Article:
BOONE — Talk of the viability of Boone Town Council’s authority to regulate a ban against polystyrene foam — often used for items such as coffee cups, packaging material or to-go food containers — was discussed during the July 18 meeting.
The name most often used for this material is Styrofoam, a trademarked brand of the material. According to Jennifer Maxwell, the sustainability program manager at Appalachian State University, polystyrene is a petroleum-based product that leaches toxic chemicals into the environment and ozone layer.
She added that the material is one of the major sources of litter and marine debris and leaches toxins into the groundwater even when placed in a landfill. Additionally, the material becomes more toxic for humans when heated or cooled, which can be dangerous for food service, she said.
Many people who oppose the use of polystyrene do so because of its lack of ability to decompose. According to Maxwell, plastics and polystyrene do not completely decompose but rather photo-degrade — meaning they decompose into smaller and smaller plastic bits, but never go away completely.
Town Manager John Ward said Council Member Sam Furgiuele had requested the item be placed on the agenda for discussion. He said he had seen that some chain and fast food restaurants were moving away from the use of polystyrene materials, and that there’s “movement in the industry.”
When Ward asked if the ban would be targeted toward food-related polystyrene use, Furgiuele responded with “not necessarily.”
“While I do not have all the information on the legal issues associated with a ban for our community, I think it would be a positive step in the right direction toward a more sustainable community,” Maxwell said.
According to National Geographic, Maryland placed a ban on foam food containers and cups that was planned to go into effect July 1. CNN reported that the city banned the material on Jan. 1, but that businesses were given a six-month transition period before the enforcement truly began. While it largely affected food establishments, the ban also prohibited stores from selling packing peanuts, according to CNN.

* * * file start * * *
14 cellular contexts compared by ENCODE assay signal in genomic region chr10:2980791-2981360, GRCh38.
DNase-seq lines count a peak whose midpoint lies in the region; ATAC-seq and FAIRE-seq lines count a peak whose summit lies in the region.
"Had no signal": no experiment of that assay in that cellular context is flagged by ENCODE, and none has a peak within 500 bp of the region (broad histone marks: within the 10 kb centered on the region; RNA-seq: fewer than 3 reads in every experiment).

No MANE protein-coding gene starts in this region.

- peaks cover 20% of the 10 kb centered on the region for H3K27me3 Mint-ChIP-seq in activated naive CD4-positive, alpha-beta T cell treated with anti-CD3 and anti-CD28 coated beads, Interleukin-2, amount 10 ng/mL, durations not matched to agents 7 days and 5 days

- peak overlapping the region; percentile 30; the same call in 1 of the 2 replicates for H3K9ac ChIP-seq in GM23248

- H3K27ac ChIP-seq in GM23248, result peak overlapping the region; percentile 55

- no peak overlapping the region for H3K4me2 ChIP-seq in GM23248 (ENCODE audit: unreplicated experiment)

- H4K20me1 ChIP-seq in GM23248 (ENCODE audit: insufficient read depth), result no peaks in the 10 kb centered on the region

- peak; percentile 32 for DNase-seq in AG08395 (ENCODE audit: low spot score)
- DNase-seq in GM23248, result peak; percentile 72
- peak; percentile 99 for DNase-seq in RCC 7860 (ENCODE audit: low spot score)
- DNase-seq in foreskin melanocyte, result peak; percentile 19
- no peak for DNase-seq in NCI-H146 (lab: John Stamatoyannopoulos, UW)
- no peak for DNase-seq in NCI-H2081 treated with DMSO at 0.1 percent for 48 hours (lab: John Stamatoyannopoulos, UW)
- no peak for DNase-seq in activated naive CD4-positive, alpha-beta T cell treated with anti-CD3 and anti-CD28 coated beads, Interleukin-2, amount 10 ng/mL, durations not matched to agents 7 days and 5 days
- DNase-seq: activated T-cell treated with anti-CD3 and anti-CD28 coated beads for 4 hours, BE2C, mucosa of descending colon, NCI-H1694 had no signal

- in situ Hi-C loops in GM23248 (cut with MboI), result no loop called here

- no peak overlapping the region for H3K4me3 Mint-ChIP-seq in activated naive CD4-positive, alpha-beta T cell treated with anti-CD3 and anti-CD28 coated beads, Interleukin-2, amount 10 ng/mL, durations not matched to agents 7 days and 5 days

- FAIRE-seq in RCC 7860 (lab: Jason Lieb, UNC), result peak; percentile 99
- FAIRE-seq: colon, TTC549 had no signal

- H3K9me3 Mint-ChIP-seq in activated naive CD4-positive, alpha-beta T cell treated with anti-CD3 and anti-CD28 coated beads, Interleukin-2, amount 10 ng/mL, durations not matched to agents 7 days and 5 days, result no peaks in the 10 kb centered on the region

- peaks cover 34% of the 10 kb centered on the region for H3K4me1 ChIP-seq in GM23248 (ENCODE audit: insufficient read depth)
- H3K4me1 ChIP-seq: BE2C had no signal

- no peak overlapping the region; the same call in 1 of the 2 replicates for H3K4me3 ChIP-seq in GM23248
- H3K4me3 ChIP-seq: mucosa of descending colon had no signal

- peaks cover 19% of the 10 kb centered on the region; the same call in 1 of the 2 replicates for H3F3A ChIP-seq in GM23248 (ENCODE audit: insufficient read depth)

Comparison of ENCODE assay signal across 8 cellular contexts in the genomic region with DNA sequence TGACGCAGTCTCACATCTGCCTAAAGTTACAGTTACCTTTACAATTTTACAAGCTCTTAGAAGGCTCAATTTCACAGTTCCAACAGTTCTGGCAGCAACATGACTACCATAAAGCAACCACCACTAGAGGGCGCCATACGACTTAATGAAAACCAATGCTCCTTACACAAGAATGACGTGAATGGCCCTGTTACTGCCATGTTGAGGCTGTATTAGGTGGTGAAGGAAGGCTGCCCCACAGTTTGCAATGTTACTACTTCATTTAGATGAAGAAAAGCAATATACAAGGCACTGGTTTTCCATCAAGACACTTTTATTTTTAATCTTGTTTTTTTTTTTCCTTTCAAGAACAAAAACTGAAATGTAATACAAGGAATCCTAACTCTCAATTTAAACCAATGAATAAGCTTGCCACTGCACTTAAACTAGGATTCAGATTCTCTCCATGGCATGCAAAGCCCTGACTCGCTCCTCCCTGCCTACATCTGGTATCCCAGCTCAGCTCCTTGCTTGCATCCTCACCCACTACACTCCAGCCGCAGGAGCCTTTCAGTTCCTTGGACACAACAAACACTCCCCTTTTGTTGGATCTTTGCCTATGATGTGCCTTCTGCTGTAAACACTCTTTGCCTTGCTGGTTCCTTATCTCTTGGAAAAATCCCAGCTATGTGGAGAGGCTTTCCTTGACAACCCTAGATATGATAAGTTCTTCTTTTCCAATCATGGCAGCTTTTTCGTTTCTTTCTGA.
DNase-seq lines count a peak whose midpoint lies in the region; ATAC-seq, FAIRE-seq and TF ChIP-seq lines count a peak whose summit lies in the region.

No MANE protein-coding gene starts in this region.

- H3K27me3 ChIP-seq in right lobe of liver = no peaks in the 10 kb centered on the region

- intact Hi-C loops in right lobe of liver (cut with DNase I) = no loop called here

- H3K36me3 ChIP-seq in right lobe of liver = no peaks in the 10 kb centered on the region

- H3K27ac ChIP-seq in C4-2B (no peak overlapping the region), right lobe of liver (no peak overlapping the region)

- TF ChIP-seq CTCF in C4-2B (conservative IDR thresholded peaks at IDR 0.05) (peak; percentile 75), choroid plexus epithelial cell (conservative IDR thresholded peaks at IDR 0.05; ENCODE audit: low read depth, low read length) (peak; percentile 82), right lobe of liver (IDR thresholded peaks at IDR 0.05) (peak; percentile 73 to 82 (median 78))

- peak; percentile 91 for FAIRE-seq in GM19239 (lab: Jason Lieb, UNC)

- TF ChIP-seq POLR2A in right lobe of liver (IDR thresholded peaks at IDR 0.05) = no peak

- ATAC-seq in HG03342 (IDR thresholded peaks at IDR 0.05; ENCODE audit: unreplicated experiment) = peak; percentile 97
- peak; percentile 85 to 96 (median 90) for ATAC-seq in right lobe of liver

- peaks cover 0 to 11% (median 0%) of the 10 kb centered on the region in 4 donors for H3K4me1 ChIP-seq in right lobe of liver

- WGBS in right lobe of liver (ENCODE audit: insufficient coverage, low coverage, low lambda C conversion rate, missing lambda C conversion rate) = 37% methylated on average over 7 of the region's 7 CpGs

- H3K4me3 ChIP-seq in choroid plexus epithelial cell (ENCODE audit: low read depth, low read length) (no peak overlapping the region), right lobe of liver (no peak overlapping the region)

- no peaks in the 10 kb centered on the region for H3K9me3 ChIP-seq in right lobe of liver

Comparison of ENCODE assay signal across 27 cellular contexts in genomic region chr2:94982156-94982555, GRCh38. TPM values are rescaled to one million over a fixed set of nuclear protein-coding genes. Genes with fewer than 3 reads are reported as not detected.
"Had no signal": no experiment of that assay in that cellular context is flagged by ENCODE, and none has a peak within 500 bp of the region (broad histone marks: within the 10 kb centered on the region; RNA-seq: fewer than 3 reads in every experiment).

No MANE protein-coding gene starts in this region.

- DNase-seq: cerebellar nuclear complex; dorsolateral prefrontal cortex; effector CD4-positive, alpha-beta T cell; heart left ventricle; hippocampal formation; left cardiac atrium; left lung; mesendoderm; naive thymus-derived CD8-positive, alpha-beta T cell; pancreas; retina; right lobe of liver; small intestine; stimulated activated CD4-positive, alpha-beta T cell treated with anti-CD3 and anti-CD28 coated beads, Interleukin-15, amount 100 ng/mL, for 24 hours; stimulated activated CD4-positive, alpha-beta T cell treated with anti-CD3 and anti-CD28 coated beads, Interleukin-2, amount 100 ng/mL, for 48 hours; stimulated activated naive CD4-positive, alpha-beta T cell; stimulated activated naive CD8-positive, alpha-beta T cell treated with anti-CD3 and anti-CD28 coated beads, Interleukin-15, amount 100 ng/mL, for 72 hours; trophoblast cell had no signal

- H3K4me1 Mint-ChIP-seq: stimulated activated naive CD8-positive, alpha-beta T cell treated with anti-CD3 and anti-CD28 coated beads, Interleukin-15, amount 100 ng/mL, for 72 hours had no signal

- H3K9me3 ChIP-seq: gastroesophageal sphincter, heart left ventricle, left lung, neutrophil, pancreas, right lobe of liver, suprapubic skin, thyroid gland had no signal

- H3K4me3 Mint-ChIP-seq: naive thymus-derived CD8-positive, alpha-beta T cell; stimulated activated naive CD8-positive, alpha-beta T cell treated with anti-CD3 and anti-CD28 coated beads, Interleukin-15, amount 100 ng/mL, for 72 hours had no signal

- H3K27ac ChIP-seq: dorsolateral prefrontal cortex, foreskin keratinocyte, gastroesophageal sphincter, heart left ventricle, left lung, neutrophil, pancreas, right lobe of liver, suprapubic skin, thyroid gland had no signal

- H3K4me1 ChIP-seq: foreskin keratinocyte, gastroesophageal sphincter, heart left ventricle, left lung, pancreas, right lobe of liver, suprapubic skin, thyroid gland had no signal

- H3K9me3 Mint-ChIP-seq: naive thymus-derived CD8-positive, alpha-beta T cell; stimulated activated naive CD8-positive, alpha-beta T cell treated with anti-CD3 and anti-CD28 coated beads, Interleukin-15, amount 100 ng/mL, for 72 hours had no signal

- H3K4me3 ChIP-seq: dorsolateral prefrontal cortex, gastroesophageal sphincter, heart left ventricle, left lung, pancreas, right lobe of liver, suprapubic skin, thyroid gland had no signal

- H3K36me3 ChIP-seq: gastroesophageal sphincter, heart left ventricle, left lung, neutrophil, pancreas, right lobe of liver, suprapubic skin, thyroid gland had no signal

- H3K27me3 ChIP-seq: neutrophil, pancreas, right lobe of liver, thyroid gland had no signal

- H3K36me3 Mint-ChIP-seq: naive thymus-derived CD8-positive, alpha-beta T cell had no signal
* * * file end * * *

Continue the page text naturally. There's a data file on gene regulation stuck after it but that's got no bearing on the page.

Furgiuele stated during the meeting that he didn’t think a complete ban would be the first step, but the town shouldn’t be afraid to go that route if desired.
Town attorney Allison Meade explained that the town does not have express authority to do so, but could possibly use general police power to regulate polystyrene. General police power gives the town the authority to prohibit or regulate acts and conditions detrimental to the health, safety and welfare of its citizens.
Meade discussed the plastic bag ban that had been introduced in the Outer Banks area years ago that had been repealed by N.C. legislators in 2017. The ban prohibited businesses in Outer Banks counties from using plastic bags, according to various media sources. According to the Virginian Pilot, Sen. Bill Cook (R-Beaufort) said in a statement that the ban burdened businesses with extra costs, fines and restrictions.
“I don’t think there’s an absolute clear answer here,” Meade said. “An argument could be made that Styrofoam is a threat to public health and safety. It’s a stretch.”
Meade suggested saying that littering is a threat to public health and safety and could be regulated, rather than just polystyrene. Ward proposed that he could research what other areas were doing in regards to a ban, and replicate a plan that has worked elsewhere.
Council Member Lynne Mason recommended that the town offer an incentive program to encourage people to adopt better environmental and sustainability practices. Building on this, Furgiuele mentioned potentially seeing if the Boone Area Chamber of Commerce would be interested in recognizing businesses who put effort into becoming more environmentally friendly.
Both Mason and Furgiuele said that educating the public on the hazards of the material would be an important step.
“I suspect that there are people who are using Styrofoam who don’t understand or appreciate the alternatives that are available,” Furgiuele said.
App State went polystyrene free a few years ago, and encourages the use of reusable materials and the use of compostable products for disposable use. Maxwell suggested that business seek to reduce their consumption of materials as well as reusing, recycling or composting.
“The more we can move away from convenience-driven choices, the better off it is for the planet,” Maxwell said. “Bring your own water bottle, mugs, shopping bags and takeout containers to avoid using single-use items all together. Behavior change and personal choices are one of the more influential actions we can take to create a more sustainable community.”
The use of reusable materials such as china dinnerware, silver utensils and cloth napkins were also suggested by Maxwell.
“If you must use disposables, research alternatives such as paper and compostable options, and work toward finding a market for composting these products,” Maxwell said. “While it may cost more for paper products, the environmental, social benefits and health of the community are far more valuable.”
Ward said he planned to reach out to Lee Ball, the chief sustainability officer at App State, to continue the discussion.